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Eavesdropping Law under Michigan and Federal Law

Author: LegalEase Solutions


A local city assessor (“assessor”) has been harangued by a citizen (“citizen”) for years.  Citizen’s complaint is that assessor had over-assessed her property.  Earlier, citizen had lost this argument while her suit against assessor was tried by the Michigan Tax Tribunal.  However, from then on citizen made it her personal mission to cause havoc for assessor.  Citizen filed complaints against assessor at a variety of levels.  Citizen also spoke against assessor at every City Council Meeting.  In fact, citizen’s attacks on assessor were at a very personal level.  Recently, citizen had recorded a face to face conversation she had with assessor in a public office.  This conversation was recorded without the knowledge of assessor.  Citizen then took the tape recording and supplied it to a State Regulatory Agency claiming that assessor had perjured himself before the Michigan Tax Tribunal.



18 USC 2511 in its pertinent part prohibits any person who intentionally intercepts, endeavors to intercept, or procures any other person to intercept or endeavor to intercept, any wire, oral, or electronic communication.  The term “oral communication” is defined in 18 USC § 2510 (2) as “any oral communication uttered by a person exhibiting an expectation that such communication is not subject to interception under circumstances justifying such expectation, but such term does not include any electronic communication.”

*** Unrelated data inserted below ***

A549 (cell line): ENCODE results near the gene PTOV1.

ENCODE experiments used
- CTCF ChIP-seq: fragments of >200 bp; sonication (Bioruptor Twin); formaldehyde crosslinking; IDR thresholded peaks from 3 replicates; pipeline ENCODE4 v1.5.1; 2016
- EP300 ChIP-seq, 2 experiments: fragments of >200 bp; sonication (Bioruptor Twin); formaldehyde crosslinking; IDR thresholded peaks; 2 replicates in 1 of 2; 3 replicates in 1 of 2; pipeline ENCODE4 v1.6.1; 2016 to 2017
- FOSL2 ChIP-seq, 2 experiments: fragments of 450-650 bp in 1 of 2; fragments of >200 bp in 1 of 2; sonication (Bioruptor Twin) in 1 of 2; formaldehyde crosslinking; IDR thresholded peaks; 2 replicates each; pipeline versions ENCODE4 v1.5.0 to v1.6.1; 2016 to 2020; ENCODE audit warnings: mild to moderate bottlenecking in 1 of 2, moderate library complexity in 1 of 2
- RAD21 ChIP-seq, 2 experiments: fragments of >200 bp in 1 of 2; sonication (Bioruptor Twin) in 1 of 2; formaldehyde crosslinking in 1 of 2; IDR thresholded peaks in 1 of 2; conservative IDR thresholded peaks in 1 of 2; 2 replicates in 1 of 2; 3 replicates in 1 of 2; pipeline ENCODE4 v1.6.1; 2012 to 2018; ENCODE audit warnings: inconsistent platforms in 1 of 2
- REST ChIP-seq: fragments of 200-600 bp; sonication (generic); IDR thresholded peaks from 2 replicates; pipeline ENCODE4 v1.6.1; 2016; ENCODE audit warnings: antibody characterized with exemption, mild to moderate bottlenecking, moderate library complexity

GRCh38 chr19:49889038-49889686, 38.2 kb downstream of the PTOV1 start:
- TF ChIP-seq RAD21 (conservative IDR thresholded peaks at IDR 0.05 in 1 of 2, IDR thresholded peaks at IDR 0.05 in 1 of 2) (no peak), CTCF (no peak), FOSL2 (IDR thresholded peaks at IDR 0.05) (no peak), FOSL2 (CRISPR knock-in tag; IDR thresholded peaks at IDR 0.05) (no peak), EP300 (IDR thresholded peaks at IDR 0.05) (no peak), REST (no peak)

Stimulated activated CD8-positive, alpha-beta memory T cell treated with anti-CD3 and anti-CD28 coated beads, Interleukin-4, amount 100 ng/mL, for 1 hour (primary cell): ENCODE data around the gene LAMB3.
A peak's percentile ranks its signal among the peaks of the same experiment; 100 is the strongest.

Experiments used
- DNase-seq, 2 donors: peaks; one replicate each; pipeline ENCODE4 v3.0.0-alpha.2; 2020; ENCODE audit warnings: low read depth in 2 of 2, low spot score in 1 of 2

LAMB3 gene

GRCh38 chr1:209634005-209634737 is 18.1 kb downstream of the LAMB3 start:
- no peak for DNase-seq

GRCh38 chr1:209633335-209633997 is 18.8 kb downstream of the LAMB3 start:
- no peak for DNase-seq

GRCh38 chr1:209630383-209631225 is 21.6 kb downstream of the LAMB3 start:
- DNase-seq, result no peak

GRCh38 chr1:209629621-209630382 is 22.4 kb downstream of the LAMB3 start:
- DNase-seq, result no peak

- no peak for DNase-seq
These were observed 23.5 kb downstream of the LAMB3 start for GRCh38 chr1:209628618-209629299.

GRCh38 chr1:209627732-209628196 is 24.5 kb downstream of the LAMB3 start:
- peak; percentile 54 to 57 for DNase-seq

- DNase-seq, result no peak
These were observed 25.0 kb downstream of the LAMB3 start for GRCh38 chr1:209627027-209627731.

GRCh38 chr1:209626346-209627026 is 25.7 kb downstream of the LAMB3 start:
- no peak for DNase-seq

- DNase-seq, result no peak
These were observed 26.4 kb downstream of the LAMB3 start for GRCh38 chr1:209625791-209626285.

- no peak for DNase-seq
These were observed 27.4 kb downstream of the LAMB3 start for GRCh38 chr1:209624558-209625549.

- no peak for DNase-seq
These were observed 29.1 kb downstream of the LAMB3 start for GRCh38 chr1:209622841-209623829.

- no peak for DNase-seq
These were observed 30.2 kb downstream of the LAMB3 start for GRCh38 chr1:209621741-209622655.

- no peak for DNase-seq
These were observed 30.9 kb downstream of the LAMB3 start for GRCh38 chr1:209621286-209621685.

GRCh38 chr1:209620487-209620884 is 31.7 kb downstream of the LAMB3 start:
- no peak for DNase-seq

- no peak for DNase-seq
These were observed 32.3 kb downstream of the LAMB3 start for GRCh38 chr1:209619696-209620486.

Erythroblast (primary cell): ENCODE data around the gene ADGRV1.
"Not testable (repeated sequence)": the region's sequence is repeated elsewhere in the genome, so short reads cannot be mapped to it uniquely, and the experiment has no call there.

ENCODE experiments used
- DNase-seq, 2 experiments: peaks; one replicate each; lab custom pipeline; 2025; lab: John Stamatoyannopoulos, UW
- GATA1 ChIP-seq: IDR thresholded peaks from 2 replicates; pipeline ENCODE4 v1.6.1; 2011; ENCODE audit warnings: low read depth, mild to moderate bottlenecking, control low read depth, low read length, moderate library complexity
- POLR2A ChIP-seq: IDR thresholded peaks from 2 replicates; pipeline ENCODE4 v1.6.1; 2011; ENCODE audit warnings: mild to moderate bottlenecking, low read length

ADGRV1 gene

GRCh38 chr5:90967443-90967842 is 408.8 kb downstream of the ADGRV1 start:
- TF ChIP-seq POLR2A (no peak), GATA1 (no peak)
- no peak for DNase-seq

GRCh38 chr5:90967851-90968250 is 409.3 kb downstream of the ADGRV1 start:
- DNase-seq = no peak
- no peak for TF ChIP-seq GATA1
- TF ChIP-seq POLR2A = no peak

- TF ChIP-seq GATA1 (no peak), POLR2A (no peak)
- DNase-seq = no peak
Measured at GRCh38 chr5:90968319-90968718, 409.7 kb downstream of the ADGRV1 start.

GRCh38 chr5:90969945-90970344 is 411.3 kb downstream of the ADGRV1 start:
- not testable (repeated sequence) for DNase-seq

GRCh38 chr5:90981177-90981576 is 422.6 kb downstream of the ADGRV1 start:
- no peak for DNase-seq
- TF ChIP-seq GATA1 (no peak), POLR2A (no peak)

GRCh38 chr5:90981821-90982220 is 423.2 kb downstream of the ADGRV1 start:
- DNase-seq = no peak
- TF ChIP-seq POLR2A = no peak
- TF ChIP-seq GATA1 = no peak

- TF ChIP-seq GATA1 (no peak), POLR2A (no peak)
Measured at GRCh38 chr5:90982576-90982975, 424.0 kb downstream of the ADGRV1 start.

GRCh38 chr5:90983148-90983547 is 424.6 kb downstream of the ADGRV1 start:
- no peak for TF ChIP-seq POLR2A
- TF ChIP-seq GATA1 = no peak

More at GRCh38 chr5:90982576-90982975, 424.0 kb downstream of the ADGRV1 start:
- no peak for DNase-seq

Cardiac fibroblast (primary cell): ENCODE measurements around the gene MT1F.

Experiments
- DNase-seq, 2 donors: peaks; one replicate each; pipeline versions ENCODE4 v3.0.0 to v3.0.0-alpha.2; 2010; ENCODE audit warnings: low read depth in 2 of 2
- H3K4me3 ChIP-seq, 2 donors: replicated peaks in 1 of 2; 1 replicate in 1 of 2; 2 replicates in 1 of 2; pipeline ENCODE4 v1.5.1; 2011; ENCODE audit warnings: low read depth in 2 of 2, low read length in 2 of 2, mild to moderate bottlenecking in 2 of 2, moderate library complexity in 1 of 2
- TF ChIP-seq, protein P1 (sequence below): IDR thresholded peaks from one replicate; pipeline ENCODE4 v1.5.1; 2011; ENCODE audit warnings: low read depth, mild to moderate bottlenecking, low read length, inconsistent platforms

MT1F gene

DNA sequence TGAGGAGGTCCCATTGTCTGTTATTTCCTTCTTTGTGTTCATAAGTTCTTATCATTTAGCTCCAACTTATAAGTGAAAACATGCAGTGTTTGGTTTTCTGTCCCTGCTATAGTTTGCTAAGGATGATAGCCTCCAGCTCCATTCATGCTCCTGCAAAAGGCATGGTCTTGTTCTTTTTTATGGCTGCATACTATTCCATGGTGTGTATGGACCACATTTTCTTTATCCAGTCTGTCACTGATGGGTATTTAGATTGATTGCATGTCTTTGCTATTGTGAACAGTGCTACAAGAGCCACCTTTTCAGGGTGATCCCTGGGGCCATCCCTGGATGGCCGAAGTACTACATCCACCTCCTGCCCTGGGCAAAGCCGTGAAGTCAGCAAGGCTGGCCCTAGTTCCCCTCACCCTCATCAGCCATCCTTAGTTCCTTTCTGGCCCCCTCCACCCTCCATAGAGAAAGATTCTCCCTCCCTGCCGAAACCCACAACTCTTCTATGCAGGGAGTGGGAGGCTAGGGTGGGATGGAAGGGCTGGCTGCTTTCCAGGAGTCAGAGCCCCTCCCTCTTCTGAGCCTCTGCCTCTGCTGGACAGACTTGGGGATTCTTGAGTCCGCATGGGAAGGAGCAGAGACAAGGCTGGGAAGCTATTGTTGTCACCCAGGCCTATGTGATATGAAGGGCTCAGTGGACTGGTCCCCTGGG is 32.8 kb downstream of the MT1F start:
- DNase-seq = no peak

18 USC 2511(2)(d) acts as an exception to the prohibition of tape recordings of communications.  This provision permits a person who is not acting under color of law to intercept a wire or oral communication when such person is a party to the communication or where one of the parties to the communication gives prior consent to such interception.  However, such communication should not be intercepted for the purpose of committing any criminal or tortious act under state or federal law.  The language and legislative history of the statute clearly demonstrate that the privilege is not extended if the intercepting party acted with the purpose of committing a criminal, tortious, or injurious act.  Boddie v. American Broadcasting Cos., 731 F.2d 333, 338 (6th Cir. Ohio 1984).